Darius I (q.v.; 522-486 B.C.E.) built a new residence, Persepolis, ca. 80 km southwest of Pasargadae, in the lower and more fertile Marvdat plain. The ensemble of the platform, today called Takht-e Jamd, with its ruined columned halls decorated with reliefs; the adjoining fortification; and palatial, administrative, and cult buildings below the platform represents a considerably enriched but much more concentrated variation of the layout at Pasargadae (Schmidt, I; Tilia; Tajwd). Traces of Achaemenid palaces and engineering constructions were found in and around the plain (Tilia; Kleiss), whereas few have been found in other areas of Frs, for example, at Borzjn (q.v.; Sarfaraz) and Fahln/Jn o Jn (Atarashi and Horiuchi). The Elamite site of Naq-e Rostam became a royal necropolis after Darius had created the type of the Achaemenid rock tomb, with its characteristic cross-shaped facade decorated with a standard design of reliefs. Other royal tombs were cut into Kh-e Rahmat (Schmidt, III, pp. 99 ff.; Kleiss and Calmeyer; Boucharlat, 1979). Takht-e Rostam near Naq-e Rostam seems to be a ruined copy of the tomb of Cyrus; another deteriorated replica, Gr-e Dokhtar, stands in the Bozpr (q.v.) valley south of Kzern (Stronach, 1978, pp. 300 ff.). The enigmatic Kaba-ye Zardot in front of the cliff at Naq-e Rostam is a copy of the Zendn-e Solaymn at Pasargadae; it bears the later carved trilingual inscription of pr I (240-70 C.E.; Schmidt, III, pp. 15 ff.; Back, pp. 289 ff.).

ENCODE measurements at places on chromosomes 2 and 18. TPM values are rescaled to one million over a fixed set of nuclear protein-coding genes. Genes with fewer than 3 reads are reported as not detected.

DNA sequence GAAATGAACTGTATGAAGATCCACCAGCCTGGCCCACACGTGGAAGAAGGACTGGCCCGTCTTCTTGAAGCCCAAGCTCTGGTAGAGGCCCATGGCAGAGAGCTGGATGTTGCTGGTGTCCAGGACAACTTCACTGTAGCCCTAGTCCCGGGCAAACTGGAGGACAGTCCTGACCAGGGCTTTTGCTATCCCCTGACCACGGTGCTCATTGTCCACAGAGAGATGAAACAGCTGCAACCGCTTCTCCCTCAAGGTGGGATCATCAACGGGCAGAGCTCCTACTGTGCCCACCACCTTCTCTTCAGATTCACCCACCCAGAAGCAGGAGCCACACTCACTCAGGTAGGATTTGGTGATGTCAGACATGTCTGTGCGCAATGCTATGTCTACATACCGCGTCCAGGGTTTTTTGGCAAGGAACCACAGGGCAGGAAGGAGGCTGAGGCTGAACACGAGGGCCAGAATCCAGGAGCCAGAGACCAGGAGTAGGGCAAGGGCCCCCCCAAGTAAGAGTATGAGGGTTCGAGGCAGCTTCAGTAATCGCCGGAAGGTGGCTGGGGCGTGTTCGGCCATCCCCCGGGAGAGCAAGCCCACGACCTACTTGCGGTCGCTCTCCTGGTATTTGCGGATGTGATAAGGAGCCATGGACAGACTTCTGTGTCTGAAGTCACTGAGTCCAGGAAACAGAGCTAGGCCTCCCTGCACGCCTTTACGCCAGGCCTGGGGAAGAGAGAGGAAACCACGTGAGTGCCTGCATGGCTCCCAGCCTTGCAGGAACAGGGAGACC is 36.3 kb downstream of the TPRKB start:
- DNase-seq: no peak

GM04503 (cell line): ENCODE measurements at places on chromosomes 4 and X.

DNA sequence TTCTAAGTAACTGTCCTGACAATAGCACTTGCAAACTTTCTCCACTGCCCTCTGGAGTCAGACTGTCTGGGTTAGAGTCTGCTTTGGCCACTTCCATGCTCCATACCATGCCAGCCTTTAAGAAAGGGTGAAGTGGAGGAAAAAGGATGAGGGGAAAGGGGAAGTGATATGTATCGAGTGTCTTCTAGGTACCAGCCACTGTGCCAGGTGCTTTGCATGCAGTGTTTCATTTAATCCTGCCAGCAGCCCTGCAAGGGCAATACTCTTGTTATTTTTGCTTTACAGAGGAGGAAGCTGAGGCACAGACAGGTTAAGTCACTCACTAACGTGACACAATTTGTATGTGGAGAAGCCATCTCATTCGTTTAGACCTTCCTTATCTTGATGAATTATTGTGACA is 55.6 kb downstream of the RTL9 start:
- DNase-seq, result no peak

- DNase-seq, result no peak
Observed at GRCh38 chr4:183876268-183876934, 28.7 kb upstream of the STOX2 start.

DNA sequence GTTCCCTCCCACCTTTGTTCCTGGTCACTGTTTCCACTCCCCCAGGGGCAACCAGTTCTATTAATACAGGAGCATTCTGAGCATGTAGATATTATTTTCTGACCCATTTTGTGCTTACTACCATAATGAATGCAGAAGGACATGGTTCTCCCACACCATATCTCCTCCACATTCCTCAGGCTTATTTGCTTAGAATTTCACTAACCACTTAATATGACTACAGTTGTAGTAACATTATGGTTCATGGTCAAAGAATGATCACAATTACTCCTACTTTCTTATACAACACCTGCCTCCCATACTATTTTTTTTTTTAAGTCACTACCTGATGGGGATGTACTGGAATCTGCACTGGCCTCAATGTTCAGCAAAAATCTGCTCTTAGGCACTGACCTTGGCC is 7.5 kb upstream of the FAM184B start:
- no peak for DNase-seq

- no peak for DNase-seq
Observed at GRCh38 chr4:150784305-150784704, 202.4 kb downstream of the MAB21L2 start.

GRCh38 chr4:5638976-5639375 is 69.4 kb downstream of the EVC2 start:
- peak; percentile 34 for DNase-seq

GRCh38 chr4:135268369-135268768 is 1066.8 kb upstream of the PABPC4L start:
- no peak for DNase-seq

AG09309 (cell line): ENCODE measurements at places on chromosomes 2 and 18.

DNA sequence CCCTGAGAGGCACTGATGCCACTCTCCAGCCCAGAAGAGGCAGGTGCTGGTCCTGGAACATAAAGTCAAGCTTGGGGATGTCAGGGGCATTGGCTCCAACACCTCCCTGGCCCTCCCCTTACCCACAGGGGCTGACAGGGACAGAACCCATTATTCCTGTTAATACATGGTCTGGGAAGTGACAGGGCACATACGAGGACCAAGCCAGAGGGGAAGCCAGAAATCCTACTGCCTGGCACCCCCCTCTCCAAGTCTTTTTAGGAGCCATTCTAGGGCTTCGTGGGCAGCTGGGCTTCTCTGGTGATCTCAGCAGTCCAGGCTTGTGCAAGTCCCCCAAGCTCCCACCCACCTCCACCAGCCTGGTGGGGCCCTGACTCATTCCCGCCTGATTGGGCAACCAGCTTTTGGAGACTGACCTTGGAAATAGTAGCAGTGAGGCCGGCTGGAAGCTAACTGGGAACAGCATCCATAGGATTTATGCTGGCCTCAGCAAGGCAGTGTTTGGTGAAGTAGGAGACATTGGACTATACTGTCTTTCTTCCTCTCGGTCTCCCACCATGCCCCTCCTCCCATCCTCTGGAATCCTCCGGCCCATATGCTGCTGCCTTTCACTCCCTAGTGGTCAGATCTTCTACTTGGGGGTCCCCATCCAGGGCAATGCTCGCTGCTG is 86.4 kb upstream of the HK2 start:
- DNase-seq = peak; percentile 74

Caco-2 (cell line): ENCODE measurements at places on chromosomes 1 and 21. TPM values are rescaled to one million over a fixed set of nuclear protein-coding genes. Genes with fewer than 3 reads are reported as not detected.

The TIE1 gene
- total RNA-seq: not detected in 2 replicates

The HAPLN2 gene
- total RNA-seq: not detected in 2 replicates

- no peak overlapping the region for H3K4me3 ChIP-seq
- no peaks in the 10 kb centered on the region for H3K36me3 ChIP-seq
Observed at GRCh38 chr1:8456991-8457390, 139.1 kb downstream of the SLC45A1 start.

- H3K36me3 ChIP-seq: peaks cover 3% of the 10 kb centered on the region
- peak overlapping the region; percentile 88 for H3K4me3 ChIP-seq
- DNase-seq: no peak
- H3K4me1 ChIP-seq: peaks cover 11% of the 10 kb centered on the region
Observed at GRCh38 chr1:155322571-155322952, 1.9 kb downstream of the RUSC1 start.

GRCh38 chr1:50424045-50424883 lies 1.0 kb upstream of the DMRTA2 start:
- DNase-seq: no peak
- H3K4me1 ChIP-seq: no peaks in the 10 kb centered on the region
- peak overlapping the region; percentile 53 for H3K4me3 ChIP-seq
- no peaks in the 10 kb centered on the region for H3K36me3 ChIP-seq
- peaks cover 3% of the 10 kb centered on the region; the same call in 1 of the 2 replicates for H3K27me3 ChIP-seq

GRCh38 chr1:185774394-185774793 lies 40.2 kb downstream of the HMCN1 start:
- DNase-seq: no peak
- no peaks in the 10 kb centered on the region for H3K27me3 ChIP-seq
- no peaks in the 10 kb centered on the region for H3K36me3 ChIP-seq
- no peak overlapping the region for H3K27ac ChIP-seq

Post-Achaemenid and Parthian periods (331 B.C.E.-224 C.E.)

Among the rare finds of the post-Achaemenid and Parthian periods in Frs are the life-sized heads of a male statue from the Maln area (Kawami, p. 222) and a statuette of Aphrodite from Fas (Stein, p. 140); the so-called "Frataraka reliefs" from Persepolis (Schmidt, I, pp. 51, 56); and the singular rock relief at Qr (Huff, 1984). Most surviving Parthian rock sculptures have been found in the neighboring western province of ancient Elymas (Vanden Berghe and Schippmann).